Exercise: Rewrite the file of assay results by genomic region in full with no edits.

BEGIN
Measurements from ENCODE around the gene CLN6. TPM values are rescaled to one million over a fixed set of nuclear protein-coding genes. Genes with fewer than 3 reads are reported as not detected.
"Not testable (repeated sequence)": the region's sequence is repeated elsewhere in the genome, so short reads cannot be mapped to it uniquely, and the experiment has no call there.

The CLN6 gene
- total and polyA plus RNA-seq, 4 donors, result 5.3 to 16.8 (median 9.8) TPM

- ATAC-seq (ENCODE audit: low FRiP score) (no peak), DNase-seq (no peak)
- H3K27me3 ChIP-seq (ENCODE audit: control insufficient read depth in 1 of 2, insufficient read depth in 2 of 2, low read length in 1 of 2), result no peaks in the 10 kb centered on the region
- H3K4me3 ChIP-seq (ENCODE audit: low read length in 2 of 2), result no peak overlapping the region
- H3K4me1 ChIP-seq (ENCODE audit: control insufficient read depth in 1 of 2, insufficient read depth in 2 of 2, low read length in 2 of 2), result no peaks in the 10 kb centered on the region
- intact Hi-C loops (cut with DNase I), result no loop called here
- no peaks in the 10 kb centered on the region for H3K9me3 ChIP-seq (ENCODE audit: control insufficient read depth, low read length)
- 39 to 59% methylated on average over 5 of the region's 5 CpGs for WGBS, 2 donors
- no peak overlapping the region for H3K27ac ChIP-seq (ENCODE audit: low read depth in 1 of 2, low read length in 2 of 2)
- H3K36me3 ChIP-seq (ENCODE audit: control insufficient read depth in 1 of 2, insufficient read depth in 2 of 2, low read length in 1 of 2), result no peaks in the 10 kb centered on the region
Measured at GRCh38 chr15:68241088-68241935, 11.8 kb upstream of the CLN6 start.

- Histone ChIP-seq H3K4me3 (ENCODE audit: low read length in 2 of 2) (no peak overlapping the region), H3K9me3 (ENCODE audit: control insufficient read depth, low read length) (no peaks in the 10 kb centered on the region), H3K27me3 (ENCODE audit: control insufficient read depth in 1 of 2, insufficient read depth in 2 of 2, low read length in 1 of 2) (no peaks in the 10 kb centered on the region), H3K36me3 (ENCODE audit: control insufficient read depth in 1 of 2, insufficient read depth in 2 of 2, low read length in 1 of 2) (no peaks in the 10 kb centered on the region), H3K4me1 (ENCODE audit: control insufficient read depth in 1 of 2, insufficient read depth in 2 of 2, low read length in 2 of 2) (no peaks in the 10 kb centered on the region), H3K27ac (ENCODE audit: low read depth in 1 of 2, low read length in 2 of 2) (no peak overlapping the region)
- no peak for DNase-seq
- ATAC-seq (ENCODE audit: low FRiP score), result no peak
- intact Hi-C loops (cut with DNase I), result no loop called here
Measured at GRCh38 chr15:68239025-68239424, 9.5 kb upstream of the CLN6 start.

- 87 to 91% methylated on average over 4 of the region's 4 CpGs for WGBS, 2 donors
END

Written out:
Measurements from ENCODE around the gene CLN6. TPM values are rescaled to one million over a fixed set of nuclear protein-coding genes. Genes with fewer than 3 reads are reported as not detected.
"Not testable (repeated sequence)": the region's sequence is repeated elsewhere in the genome, so short reads cannot be mapped to it uniquely, and the experiment has no call there.

The CLN6 gene
- total and polyA plus RNA-seq, 4 donors, result 5.3 to 16.8 (median 9.8) TPM

- ATAC-seq (ENCODE audit: low FRiP score) (no peak), DNase-seq (no peak)
- H3K27me3 ChIP-seq (ENCODE audit: control insufficient read depth in 1 of 2, insufficient read depth in 2 of 2, low read length in 1 of 2), result no peaks in the 10 kb centered on the region
- H3K4me3 ChIP-seq (ENCODE audit: low read length in 2 of 2), result no peak overlapping the region
- H3K4me1 ChIP-seq (ENCODE audit: control insufficient read depth in 1 of 2, insufficient read depth in 2 of 2, low read length in 2 of 2), result no peaks in the 10 kb centered on the region
- intact Hi-C loops (cut with DNase I), result no loop called here
- no peaks in the 10 kb centered on the region for H3K9me3 ChIP-seq (ENCODE audit: control insufficient read depth, low read length)
- 39 to 59% methylated on average over 5 of the region's 5 CpGs for WGBS, 2 donors
- no peak overlapping the region for H3K27ac ChIP-seq (ENCODE audit: low read depth in 1 of 2, low read length in 2 of 2)
- H3K36me3 ChIP-seq (ENCODE audit: control insufficient read depth in 1 of 2, insufficient read depth in 2 of 2, low read length in 1 of 2), result no peaks in the 10 kb centered on the region
Measured at GRCh38 chr15:68241088-68241935, 11.8 kb upstream of the CLN6 start.

- Histone ChIP-seq H3K4me3 (ENCODE audit: low read length in 2 of 2) (no peak overlapping the region), H3K9me3 (ENCODE audit: control insufficient read depth, low read length) (no peaks in the 10 kb centered on the region), H3K27me3 (ENCODE audit: control insufficient read depth in 1 of 2, insufficient read depth in 2 of 2, low read length in 1 of 2) (no peaks in the 10 kb centered on the region), H3K36me3 (ENCODE audit: control insufficient read depth in 1 of 2, insufficient read depth in 2 of 2, low read length in 1 of 2) (no peaks in the 10 kb centered on the region), H3K4me1 (ENCODE audit: control insufficient read depth in 1 of 2, insufficient read depth in 2 of 2, low read length in 2 of 2) (no peaks in the 10 kb centered on the region), H3K27ac (ENCODE audit: low read depth in 1 of 2, low read length in 2 of 2) (no peak overlapping the region)
- no peak for DNase-seq
- ATAC-seq (ENCODE audit: low FRiP score), result no peak
- intact Hi-C loops (cut with DNase I), result no loop called here
Measured at GRCh38 chr15:68239025-68239424, 9.5 kb upstream of the CLN6 start.

- 87 to 91% methylated on average over 4 of the region's 4 CpGs for WGBS, 2 donors